Home   News   Article

Subscribe Now

Churchyard to grow wild to boost wildlife and protect environment in Stoke Rochford near Grantham




A village church will allow part of its churchyard to grow wild in an effort to become more eco-friendly and to protect the wildlife.

A group of green-fingered volunteers planted 700 wildflowers, of five different species, in parts of the churchyard at St Andrew and St Mary’s Church, Stoke Rochford, on Saturday (September 11).

The Rev Neil Griffiths, rector of the Colsterworth Group of Churches, is spearheading the environmentally-friendly campaign.

Volunteers planted wildflowers at Stoke Rochford Church. (51214439)
Volunteers planted wildflowers at Stoke Rochford Church. (51214439)

He said: “Church communities across the country are responsible for many old and historic buildings and with this responsibility often comes responsibility for a churchyard or burial ground.

"This is especially true in our part of rural Lincolnshire, where many churches have ancient lands that have seen the burial of the dead for many hundreds of years.

“Church communities across the country are being encouraged to look after these spaces in a better and more eco-friendly manner, a way that better helps the environment.

Volunteers planted wildflowers at Stoke Rochford Church. (51214449)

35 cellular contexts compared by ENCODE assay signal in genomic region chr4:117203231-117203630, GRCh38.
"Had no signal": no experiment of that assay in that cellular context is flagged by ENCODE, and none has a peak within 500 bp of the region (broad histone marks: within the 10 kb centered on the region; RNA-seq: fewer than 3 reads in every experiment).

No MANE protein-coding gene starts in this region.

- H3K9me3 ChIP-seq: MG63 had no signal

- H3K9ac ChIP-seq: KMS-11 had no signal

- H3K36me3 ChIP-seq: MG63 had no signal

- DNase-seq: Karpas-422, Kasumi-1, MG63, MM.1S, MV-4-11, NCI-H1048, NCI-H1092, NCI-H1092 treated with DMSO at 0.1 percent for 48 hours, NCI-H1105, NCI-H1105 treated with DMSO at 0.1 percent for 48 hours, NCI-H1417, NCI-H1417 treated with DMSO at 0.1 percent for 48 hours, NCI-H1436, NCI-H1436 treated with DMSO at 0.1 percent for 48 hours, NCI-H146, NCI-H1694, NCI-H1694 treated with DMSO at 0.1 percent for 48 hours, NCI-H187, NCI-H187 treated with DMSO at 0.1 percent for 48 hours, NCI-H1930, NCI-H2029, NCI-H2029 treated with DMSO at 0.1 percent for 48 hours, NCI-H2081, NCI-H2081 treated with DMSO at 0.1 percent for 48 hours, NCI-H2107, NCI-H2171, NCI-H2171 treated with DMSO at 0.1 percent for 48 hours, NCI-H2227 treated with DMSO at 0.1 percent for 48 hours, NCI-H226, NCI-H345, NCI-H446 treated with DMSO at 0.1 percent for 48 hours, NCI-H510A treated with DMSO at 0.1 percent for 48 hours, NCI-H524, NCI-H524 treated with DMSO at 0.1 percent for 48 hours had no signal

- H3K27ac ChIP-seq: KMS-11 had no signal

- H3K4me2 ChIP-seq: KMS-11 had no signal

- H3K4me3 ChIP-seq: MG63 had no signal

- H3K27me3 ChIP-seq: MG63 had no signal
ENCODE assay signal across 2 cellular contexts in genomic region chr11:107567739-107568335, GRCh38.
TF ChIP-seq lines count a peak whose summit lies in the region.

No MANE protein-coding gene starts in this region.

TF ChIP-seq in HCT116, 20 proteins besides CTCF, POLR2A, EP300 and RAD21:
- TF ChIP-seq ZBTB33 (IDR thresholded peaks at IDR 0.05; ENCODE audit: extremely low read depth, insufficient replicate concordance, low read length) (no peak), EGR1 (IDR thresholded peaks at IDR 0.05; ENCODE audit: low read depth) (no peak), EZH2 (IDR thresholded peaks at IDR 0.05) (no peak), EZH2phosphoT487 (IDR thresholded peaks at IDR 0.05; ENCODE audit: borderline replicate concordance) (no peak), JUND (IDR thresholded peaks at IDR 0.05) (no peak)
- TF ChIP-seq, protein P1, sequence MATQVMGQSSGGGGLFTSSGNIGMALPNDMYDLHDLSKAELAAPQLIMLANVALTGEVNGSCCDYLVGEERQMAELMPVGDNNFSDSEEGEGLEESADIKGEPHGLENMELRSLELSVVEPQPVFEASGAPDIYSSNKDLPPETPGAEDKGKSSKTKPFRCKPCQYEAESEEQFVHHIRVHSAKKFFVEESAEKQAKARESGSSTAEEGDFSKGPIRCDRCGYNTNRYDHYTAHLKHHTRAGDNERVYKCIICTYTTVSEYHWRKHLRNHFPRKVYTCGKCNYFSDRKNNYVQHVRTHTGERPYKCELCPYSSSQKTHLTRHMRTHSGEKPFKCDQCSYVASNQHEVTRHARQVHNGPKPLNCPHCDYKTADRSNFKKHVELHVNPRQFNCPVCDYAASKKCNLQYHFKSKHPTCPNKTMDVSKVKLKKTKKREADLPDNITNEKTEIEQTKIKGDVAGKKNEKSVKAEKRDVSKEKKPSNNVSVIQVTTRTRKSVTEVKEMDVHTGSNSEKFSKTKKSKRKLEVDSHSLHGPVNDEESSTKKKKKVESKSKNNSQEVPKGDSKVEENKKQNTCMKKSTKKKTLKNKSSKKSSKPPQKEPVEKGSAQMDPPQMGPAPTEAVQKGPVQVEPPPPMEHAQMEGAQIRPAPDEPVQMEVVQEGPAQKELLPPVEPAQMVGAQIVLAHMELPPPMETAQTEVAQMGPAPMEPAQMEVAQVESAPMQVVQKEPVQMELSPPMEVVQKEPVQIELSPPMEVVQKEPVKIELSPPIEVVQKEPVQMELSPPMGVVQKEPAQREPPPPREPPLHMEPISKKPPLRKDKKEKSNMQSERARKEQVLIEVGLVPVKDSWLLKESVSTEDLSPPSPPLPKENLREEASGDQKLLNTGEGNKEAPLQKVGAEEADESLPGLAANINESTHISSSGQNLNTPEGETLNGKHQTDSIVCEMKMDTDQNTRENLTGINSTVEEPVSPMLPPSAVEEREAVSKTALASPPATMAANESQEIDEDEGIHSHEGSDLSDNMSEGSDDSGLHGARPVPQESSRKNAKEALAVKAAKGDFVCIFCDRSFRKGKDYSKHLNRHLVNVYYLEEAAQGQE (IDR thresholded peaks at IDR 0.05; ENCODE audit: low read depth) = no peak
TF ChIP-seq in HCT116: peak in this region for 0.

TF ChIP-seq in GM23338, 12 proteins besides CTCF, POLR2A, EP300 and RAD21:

Volunteers planted wildflowers at Stoke Rochford Church. (51214449)

"In order to do this, we are leaving areas of the churchyard to become wilder and less manicured, which in turn we hope will lead to increases in bees and other species of wildlife, which are all important to all our health and wellbeing.”

The majority of efforts will be focused more on the older and more remote areas of the graveyard and where the graves are less often visited by members of the public.

Rev Griffiths added: “Because churchyards and burial grounds are important to many people, especially the relatives of those buried there, the areas chosen will be those that are less often visited, in out of the way spots and where the burials are much older.

“We will also ensure that there are signs letting visitors know what is happening and why, so that no one thinks we have stopped caring.

“We hope the flowers will be in full bloom by next year and increased bee and wildlife activity will be much in evidence.”



This site uses cookies. By continuing to browse the site you are agreeing to our use of cookies - Learn More